This device...actually, I'm not entirely sure what it does, but what I do know is that there are several little rubber o-rings and a slightly larger rubber diaphragm that eventually get brittle and crack, allowing air to leak into your intake system on the wrong side of your carburetors, leading to a lean condition, especially at idle or when using engine compression to slow down. If this happens, you'll hear a burble when you release the throttle -- something I've noticed on my bike. I had picked up a rebuild kit from Saber Cycle (Randakk sells one too, but I found it on Saber Cycle first). On GL1000's, it's really simple to remove: just forward of the air box, under the spark plug wires and next to the #1 carburetor is a small, round metal object with a rubber hose plumbed into it. Pull the hose free, then remove the two LOWER screws (the top two screws hold the cut-off valve together), and lift it up through the shelter.
Rebuilding is almost as easy: remove the top two screws, and carefully pull the cut-off valve open, paying attention to the orientation of the rubber diaphragm (the metal bump should be on the underside of the diaphragm). Use a pick to remove the o-rings, and use just a dab of grease to hold the new o-rings in place while you reassemble the valve. Piece of cake!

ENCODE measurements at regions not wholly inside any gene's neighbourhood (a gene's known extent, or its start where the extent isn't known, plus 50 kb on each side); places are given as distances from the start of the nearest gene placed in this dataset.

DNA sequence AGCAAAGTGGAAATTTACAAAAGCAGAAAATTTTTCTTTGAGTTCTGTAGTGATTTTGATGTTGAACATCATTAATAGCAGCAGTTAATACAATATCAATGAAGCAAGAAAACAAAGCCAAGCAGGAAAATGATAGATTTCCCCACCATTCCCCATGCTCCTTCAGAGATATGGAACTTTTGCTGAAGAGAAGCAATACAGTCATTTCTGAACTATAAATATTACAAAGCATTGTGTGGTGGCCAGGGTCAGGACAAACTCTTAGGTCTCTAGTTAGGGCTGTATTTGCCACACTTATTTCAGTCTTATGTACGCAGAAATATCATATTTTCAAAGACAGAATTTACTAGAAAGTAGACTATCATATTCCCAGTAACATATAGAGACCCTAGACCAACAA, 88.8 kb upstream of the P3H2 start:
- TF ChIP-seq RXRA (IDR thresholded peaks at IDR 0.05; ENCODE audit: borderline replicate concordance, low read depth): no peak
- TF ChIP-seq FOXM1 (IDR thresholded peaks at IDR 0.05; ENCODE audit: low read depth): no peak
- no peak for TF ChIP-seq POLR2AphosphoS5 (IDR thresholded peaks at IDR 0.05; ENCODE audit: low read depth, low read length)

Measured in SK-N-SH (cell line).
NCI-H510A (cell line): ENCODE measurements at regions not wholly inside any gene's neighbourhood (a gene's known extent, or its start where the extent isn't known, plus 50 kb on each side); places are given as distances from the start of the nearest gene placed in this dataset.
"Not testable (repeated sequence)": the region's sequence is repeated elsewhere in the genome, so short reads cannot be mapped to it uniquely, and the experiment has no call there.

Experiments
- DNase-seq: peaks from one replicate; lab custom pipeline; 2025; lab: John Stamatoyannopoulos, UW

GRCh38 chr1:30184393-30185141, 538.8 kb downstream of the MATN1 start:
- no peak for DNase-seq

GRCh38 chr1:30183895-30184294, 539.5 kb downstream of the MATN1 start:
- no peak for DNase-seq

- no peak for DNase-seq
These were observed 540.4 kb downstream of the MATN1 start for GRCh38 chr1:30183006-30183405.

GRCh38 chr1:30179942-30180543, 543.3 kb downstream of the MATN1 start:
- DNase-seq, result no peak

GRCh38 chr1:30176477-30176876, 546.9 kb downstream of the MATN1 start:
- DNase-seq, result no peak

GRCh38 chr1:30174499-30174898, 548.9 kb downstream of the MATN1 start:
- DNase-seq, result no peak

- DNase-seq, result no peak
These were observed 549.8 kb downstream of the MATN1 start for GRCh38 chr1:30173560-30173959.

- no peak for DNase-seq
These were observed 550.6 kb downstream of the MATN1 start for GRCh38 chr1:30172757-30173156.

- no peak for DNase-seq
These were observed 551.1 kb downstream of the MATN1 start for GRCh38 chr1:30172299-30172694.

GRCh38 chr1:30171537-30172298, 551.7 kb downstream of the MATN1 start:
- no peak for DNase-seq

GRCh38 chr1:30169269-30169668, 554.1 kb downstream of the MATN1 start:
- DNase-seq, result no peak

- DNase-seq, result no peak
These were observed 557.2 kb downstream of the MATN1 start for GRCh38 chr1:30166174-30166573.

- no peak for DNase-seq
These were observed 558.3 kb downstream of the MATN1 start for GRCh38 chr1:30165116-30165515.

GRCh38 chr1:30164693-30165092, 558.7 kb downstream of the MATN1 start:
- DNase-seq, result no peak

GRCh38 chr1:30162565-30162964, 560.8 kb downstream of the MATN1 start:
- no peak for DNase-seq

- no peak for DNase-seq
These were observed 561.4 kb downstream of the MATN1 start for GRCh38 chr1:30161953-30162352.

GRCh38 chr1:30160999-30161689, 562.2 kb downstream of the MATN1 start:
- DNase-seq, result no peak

With the air cut-off valve rebuilt and back in place, it was time to button up the intake systems, so I replaced the airbox-to-carb gasket, and started to reinstall the airbox. Of course, nothing is ever as simple as you expect, right? Because the Dyna coils I installed are slightly larger than the OEM coils, the installation instructions say "you might have to" cut a short piece off of the intake snorkel on the airbox. I was hoping I could get away without surgery on the airbox, but no. With the airbox about 80 per cent in place, the intake snorkel was pressed up against the towers and upper spark plug wires, so I pulled the airbox free and modified the intake snorkel with my angle grinder. Truth to tell, had I known this was necessary, I probably would have looked for a different set of coils. I know that the GL1000 is pretty sensitive to changes to the intake system, and since my airbox is in pretty good shape, I'd rather not cut on it if I don't have to. Unfortunately, when I bought the coils, I didn't know that the airbox wouldn't fit, so now, given the choice of cutting the airbox or replacing a brand new, perfectly good set of coils, I opted to modify my airbox.<shrug>

Next, I had to figure out how to route the hoses for the crankcase breather. In between garage sessions, I had looked on-line for a diagram that showed which hose ran to the crankcase breather opening and which ran to the drain cup, but was not successful. I figured I could probably figure it out by looking at the lengths of the hoses, since the drain cup sits lower than the breather opening, but as it turns out, the solution was even simpler than that: the nozzles on my airbox are labeled "drain" and "engine," lol, making it extremely easy to determine which hose goes where!